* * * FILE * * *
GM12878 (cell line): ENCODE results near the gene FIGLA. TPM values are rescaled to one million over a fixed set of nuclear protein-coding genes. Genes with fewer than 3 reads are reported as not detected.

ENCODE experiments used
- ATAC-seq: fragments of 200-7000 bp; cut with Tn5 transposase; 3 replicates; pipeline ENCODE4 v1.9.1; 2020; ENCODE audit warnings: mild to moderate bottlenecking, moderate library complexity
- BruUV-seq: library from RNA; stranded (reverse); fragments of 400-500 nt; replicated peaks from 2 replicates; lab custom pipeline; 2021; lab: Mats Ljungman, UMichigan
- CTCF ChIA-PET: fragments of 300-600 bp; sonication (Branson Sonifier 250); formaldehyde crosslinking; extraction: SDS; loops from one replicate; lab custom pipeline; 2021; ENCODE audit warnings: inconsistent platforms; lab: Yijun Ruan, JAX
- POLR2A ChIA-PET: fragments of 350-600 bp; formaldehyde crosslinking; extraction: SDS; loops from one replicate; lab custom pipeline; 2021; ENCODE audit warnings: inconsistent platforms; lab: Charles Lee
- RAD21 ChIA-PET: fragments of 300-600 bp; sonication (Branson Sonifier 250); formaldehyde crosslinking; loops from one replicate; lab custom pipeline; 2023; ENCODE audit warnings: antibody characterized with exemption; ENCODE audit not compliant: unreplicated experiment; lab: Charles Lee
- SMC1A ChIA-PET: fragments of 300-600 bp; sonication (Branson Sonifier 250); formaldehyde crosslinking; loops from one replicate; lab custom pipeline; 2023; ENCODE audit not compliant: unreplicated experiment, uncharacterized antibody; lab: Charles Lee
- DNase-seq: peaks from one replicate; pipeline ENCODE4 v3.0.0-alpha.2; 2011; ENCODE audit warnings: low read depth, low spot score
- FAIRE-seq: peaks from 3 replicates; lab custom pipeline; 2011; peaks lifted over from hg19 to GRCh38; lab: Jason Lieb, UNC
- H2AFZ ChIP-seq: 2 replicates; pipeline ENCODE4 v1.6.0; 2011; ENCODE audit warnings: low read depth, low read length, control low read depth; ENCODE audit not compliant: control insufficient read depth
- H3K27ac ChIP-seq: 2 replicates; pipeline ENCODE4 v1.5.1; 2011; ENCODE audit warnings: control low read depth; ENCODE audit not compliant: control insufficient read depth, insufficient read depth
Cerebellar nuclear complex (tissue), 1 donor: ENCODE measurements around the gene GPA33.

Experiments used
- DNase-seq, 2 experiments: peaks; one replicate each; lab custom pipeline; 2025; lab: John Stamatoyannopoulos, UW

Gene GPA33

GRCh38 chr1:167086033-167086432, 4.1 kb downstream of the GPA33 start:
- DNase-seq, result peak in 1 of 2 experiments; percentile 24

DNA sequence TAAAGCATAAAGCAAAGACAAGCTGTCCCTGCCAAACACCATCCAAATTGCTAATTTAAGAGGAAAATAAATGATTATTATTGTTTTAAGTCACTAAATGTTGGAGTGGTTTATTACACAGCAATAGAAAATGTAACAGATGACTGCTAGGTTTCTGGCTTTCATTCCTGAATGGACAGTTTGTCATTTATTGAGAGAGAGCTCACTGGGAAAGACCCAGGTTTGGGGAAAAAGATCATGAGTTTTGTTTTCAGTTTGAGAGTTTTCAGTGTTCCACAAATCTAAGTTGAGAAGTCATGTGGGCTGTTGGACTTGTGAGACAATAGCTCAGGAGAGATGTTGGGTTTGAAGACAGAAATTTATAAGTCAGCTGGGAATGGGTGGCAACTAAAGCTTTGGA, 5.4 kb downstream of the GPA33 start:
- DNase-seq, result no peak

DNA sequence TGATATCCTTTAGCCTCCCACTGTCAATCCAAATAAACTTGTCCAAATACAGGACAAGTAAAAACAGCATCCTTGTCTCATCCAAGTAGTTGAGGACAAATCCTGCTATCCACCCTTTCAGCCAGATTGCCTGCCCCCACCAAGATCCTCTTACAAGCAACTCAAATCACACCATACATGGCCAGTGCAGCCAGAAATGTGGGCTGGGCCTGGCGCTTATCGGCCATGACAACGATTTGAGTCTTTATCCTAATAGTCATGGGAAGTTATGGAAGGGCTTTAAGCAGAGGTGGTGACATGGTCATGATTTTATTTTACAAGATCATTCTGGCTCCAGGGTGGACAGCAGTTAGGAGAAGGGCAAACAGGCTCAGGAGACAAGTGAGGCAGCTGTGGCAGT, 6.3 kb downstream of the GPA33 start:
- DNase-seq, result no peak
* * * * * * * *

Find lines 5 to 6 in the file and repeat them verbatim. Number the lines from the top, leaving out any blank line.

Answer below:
- CTCF ChIA-PET: fragments of 300-600 bp; sonication (Branson Sonifier 250); formaldehyde crosslinking; extraction: SDS; loops from one replicate; lab custom pipeline; 2021; ENCODE audit warnings: inconsistent platforms; lab: Yijun Ruan, JAX
- POLR2A ChIA-PET: fragments of 350-600 bp; formaldehyde crosslinking; extraction: SDS; loops from one replicate; lab custom pipeline; 2021; ENCODE audit warnings: inconsistent platforms; lab: Charles Lee